Now, as I’m sure you’ve noticed, my engine is filthy. The previous owner didn’t know the difference between a valve cover gasket and a velvet scrunchie, so there’s a fine coating of…protectant all over everything south of that shiny Honda hat. I found this protectant extremely helpful in loosening the 12mm upper manifold nuts. Any hardware that gets very hot and is also exposed is extremely susceptible to rusting and seizing, so if your Honda engine lacks a gigantic oil mess (fat chance), be sure to prep the hardware ahead of time with penetrating oil (after the engine has cooled). I prefer PB Blaster. This goes for the upper and lower fittings.
After loosening the top nuts, I removed the 14mm lower nuts. And by “removed,” I mean “broke off.” They had rusted and seized in place. This was fine, since Magnaflow includes 3 shiny new stainless nuts (15mm) with the manifold. However, there are 4 nuts required. Three bolt the exhaust in place, and the other holds the manifold to a support bracket, which bolts to the engine. This keeps the weight of the exhaust from straining the upper manifold fasteners. You’ll need to save this nut if you can. Or just have a 15mm nut with an equivalent thread pitch ready to go. I removed the 14mm support bracket bolt from the engine.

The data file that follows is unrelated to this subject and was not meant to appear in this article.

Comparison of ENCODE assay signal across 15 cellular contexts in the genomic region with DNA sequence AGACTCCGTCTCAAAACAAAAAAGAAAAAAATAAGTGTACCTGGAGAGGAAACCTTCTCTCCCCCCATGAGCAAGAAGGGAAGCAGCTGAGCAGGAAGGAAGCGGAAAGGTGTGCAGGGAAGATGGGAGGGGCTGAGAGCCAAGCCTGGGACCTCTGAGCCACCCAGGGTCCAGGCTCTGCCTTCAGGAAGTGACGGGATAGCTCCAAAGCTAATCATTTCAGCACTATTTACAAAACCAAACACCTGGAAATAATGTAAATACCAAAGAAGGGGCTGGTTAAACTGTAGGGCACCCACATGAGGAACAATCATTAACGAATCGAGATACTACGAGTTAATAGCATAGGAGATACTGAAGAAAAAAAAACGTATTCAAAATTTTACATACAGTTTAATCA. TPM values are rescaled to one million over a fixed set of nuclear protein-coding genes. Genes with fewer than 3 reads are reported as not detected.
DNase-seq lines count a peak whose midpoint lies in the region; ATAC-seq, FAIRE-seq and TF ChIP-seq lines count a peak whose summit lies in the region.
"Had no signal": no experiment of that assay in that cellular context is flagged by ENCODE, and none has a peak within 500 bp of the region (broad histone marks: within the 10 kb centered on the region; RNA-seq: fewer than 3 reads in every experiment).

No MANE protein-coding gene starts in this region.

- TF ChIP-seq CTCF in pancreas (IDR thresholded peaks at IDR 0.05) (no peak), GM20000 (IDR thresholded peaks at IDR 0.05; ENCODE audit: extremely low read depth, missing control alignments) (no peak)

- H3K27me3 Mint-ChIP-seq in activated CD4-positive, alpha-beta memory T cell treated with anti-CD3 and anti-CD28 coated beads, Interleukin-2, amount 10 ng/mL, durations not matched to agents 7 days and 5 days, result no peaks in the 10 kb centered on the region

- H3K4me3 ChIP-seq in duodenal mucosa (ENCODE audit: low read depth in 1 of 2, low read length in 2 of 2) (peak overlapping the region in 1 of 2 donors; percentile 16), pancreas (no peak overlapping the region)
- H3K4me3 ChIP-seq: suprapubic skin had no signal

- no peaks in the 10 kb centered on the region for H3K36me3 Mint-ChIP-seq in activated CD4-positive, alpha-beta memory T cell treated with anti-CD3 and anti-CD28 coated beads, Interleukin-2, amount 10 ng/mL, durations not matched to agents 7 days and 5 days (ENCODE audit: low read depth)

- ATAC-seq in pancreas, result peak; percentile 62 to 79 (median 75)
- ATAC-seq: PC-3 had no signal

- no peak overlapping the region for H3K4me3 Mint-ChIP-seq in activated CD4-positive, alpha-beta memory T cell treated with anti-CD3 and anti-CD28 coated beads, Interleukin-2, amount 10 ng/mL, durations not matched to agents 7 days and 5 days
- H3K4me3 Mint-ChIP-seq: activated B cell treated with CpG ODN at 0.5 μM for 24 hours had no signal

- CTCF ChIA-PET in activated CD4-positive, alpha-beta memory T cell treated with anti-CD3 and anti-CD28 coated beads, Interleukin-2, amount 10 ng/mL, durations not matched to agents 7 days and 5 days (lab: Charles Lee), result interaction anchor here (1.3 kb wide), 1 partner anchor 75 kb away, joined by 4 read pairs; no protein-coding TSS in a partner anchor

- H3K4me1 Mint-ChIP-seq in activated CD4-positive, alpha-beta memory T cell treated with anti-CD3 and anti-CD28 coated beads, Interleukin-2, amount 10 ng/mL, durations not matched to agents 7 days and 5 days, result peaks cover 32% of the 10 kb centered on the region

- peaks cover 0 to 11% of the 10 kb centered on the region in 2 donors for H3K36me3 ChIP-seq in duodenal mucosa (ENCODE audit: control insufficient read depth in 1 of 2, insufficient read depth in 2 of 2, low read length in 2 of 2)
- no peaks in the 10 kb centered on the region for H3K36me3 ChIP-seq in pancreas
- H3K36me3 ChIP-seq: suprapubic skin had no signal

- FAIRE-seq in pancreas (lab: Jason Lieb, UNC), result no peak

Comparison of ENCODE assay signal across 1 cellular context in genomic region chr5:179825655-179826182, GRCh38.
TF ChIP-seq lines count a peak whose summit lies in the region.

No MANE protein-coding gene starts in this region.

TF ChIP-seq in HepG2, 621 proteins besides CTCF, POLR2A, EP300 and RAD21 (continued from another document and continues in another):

Next, I removed a strap that holds an AC line in place, just next to the condenser. This strap got in my way while I tried to wrestle the manifold free. This is a 10mm bolt.
I backed the manifold off of its upper studs, then manhandled it vertically out of the engine bay. Then I chucked it across the yard in vengeance. I also removed the stock upper manifold gasket and compared it with the replacement gasket Magnaflow included in the box. The stock unit was a bi-layer metal job, and I’m sure it worked just fine. Magnaflow’s gasket is a thick, composite steak of a thing, and I’m sure it will be awesome.